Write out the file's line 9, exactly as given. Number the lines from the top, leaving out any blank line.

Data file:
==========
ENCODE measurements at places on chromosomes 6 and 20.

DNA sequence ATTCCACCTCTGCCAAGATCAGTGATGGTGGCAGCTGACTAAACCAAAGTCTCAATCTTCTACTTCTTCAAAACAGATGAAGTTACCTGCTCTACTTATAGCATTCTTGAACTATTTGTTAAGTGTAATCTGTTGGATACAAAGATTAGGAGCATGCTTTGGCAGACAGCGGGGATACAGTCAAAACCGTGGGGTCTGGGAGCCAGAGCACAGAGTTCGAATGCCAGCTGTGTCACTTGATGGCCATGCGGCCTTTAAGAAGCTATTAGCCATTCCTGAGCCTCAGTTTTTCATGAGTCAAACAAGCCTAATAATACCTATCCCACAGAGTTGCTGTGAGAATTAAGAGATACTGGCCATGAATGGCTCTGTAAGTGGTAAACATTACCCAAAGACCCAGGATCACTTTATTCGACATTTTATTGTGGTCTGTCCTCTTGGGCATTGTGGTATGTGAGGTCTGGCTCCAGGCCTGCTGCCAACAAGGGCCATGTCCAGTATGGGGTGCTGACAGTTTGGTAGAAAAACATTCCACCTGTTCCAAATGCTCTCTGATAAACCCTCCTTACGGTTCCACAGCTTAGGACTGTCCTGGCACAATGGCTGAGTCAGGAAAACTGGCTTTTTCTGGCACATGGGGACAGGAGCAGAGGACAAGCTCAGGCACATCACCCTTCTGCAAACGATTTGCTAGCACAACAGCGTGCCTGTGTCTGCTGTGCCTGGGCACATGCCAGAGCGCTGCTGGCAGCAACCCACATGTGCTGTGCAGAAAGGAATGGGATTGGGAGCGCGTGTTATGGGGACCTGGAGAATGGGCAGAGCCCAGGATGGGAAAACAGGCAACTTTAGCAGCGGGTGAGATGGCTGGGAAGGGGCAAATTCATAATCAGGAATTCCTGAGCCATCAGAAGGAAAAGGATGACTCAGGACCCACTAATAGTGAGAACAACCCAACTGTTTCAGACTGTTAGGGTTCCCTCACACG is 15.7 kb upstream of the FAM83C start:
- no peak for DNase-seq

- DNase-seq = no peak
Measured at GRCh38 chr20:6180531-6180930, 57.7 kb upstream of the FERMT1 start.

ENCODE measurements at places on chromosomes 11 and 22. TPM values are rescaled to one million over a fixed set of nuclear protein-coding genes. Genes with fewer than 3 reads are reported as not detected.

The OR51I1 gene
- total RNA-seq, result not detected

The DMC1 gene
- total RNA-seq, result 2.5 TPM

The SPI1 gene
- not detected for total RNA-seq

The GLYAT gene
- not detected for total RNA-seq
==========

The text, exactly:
The DMC1 gene